Here are the 20 Massachusetts public school systems with the highest number of out of school suspensions, from lowest to highest. The data were collected by the Massachusetts Department of Elementary and Secondary School Education, and refer to the 2011-12 school year. Data represent the number of total suspensions, not the number of individual students suspended. Dropout reates indicated the percentage of students, grades 9-12, who dropped out of school between July 1 and June 30 prior to the listed year and did not return before October 1. Both in school and out of school suspension rates indicate the percentage of students receiving one or more of the respective suspensions. All data are self reported by school districts. 

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#20 Everett

Out of School Suspensions: 421
Out of School Suspension Rate: 7.9

In School Suspensions: 610
In School Suspension Rate: 11.4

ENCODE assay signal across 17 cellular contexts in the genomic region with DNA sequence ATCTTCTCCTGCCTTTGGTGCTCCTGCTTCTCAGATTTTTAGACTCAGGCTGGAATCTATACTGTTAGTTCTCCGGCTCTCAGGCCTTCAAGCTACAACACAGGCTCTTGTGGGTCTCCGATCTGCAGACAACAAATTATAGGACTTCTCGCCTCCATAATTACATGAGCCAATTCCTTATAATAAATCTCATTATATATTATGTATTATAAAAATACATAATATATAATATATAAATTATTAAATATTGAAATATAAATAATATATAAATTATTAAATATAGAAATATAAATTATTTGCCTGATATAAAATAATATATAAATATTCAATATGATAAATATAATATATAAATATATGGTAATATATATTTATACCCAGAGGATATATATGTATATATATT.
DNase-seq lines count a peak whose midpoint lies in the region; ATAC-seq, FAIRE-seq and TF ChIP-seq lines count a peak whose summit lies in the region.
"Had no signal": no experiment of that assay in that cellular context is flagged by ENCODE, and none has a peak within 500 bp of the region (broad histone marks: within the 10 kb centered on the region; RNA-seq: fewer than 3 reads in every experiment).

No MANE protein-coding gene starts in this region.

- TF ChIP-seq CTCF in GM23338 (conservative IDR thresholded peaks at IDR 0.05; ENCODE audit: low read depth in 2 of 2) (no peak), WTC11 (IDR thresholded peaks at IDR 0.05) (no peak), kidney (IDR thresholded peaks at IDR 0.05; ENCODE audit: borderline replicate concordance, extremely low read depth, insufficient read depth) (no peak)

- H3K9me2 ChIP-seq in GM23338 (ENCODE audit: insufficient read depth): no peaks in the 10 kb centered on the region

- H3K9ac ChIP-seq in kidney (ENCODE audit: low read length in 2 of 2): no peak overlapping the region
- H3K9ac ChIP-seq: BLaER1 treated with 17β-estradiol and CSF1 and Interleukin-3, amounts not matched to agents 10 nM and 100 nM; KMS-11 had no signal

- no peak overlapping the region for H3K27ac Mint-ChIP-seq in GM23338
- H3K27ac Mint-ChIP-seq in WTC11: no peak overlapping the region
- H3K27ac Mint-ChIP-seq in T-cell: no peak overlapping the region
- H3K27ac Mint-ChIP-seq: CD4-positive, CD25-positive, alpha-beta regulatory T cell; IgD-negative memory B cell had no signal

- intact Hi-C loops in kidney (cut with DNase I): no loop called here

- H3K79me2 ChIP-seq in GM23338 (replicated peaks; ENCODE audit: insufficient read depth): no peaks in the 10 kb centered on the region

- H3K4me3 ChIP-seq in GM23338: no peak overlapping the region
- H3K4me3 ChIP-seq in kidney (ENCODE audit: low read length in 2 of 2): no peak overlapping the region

Dropouts: 54
Dropout Rate: 3

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#19 Plymouth

Out of Schools Suspensions: 430
Out of School Suspension Rate: 6

In School Suspensions: 94
In School Suspension Rate: 1.3

Dropouts: 39
Dropout Rate: 1.6

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#18 Revere

Out of School Suspensions: 433
Out of School Suspension Rate: 7.4

In School Suspensions: 113
In School Suspension Rate: 1.9

Dropouts: 86
Dropout Rate: 5.2

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#17 Malden

Out of School Suspensions: 437
Out of School Suspension Rate: 7.6

In School Suspensions: 605
In School Suspension Rate: 10.5

Dropouts: 40
Dropout Rate: 2.2

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#16 Chelsea